In-vitro maturation (IVM) is a fertility treatment that involves maturing eggs in a lab, and it is a great alternative to traditional methods.
In-vitro fertilization (IVF) has been a common method of treating infertility for years. It involves collecting mature eggs from ovaries and fertilizing them in a lab environment before putting them into the uterus. Though this method is often successful, it can be expensive and exhausting. New innovations have made the process of IVF easier, safer and cheaper.
What Is IVM?
In-vitro maturation is a relatively new treatment that is supposed to be safer and cheaper than regular IVF. Under natural circumstances, only one egg grows to maturation during the menstrual cycle. Usually, when eggs are collected for IVF, the woman is given fertility medications to mature multiple eggs at one time in order to increase success rates. During in-vitro maturation, the immature egg sacs called follicles are collected, and then the eggs are matured in a laboratory environment outside of the ovaries. Instead of using fertility drugs to stimulate ovulation and then collecting mature eggs only, the eggs are removed while they are still in one of the primary stages of growth.
What Happens During the Process?
A few days after natural menstruation is ended, the woman will undergo an ultrasound examination to ensure that multiple early follicles are present. If they are, then a small dose of human chorionic gonadotropin (HCG) will be administered a few days later. 36 hours after the woman receives the HCG, the follicles are collected and the eggs are removed. The immature eggs are incubated with special cultures and small amounts of hormones for one to two days. After the eggs are matured, they can then be fertilized and placed in the uterus.
Who Should Choose IVM?
In-vitro maturation is an ideal choice for people who are at risk of reacting badly to extensive fertility drugs. Ovarian hyperstimulation syndrome (OHSS) can be extremely dangerous, so it is best if it can be avoided by not taking as many fertility medications. Recovering cancer patients and women with polycystic ovary syndrome are at a high risk for OHSS, so doctors often recommend that they use in-vitro maturation. If the couple knows that the male is the only one who is contributing to infertility, then in-vitro maturation can be a good way to begin fertilization without giving the female unnecessary drugs. Since in-vitro maturation does not require constant monitoring and expensive medications, it is shorter and cheaper than conventional methods.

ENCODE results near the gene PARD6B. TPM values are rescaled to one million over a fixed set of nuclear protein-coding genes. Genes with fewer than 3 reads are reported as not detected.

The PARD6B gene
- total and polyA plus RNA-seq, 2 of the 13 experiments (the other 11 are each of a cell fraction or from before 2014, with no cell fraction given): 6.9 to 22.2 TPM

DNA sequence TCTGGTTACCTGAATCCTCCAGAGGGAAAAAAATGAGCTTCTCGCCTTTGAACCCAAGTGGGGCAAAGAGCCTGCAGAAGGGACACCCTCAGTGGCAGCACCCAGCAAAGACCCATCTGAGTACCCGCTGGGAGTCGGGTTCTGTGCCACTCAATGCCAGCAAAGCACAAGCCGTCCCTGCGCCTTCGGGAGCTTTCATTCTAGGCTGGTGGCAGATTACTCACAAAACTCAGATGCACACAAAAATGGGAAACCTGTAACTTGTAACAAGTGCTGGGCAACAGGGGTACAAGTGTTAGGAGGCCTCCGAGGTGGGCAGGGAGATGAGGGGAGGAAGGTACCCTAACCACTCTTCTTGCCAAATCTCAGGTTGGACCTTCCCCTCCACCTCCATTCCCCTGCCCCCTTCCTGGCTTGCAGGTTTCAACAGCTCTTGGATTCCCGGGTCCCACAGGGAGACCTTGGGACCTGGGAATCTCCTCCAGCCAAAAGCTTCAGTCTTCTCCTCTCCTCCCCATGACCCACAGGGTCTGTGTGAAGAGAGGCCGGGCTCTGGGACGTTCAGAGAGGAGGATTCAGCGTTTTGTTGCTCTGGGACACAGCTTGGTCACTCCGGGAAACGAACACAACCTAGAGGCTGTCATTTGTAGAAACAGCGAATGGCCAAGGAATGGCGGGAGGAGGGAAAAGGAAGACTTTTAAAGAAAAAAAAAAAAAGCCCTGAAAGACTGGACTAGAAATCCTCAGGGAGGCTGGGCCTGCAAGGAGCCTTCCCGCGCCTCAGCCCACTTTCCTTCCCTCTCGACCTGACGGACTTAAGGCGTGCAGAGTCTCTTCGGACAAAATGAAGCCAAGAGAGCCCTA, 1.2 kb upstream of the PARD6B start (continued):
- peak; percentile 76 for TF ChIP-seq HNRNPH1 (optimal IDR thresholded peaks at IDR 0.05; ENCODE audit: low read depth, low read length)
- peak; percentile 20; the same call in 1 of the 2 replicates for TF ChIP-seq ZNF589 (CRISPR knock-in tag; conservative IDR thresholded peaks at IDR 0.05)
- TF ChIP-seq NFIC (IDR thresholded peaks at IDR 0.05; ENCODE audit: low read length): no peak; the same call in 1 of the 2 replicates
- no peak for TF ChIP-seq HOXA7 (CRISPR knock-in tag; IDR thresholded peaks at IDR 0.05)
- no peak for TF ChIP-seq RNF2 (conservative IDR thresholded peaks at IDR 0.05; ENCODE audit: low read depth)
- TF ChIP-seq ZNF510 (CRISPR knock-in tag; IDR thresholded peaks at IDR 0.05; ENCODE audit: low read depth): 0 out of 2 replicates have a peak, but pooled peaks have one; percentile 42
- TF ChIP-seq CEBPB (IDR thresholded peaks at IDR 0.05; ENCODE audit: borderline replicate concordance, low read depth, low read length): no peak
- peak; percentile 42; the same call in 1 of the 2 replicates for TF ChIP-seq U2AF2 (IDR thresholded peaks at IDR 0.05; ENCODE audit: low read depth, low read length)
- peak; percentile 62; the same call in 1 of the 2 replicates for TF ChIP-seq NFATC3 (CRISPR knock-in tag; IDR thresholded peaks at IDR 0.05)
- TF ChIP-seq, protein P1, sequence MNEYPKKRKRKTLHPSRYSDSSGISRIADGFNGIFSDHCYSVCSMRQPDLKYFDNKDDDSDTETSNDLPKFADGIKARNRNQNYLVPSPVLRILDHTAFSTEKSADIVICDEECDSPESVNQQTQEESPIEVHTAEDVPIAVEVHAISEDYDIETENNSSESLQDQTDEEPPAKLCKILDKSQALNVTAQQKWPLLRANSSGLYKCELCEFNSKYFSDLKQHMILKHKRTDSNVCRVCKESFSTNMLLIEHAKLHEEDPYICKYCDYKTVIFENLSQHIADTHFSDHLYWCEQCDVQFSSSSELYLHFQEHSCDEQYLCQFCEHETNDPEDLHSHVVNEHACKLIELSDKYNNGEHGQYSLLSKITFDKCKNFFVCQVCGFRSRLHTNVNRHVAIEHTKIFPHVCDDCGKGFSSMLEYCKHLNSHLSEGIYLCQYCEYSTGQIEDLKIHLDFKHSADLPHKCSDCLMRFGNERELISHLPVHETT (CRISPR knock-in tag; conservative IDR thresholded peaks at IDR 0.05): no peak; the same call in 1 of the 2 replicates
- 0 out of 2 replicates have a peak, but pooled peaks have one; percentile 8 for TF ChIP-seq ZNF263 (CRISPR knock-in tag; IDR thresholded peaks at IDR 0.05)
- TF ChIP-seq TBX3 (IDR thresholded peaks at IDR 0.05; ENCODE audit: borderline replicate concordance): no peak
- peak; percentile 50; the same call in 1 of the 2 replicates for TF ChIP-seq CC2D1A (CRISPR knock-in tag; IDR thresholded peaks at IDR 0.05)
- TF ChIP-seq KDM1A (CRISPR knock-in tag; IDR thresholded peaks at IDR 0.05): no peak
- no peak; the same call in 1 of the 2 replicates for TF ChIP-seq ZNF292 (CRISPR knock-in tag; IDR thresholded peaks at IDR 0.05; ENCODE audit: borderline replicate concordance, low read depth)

Are There Any Risks?
Most of the risks of in-vitro maturation are just the general risks that patients may face when an anesthetic is used. However, fewer eggs are collected during in-vitro maturation than during the usual IVF, so patients run the risk of having to do the process all over again if none of the eggs work out.
How Successful Is the Process?
The in-vitro maturation process is generally comparable to the typical IVF process. A 35-year-old woman with no particular health risks has a success rate of 40 percent for one round traditional IVF and a success rate of 32 percent with one round of in-vitro maturation. Since fewer eggs are collected with in-vitro maturation, the success rate does drop a bit. However, in-vitro maturation is a fraction of the cost of normal IVF, so it is not too difficult to do more than one cycle. Most women get pregnant within two to three cycles of in-vitro maturation. In-vitro maturation is even successful for some women with health issues; women with PCOS have a success rate of 30 to 35 percent. Since in-vitro maturation is a new procedure, there are not many statistics on success rates so far, but the new innovations that created in-vitro maturation have very promising results for the future.